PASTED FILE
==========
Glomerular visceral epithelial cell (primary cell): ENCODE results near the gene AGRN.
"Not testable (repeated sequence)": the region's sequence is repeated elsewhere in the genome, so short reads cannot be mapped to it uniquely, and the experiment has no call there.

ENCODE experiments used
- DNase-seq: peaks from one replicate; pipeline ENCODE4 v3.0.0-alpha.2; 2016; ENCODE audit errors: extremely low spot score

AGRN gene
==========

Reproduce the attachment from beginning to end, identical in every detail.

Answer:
Glomerular visceral epithelial cell (primary cell): ENCODE results near the gene AGRN.
"Not testable (repeated sequence)": the region's sequence is repeated elsewhere in the genome, so short reads cannot be mapped to it uniquely, and the experiment has no call there.

ENCODE experiments used
- DNase-seq: peaks from one replicate; pipeline ENCODE4 v3.0.0-alpha.2; 2016; ENCODE audit errors: extremely low spot score

AGRN gene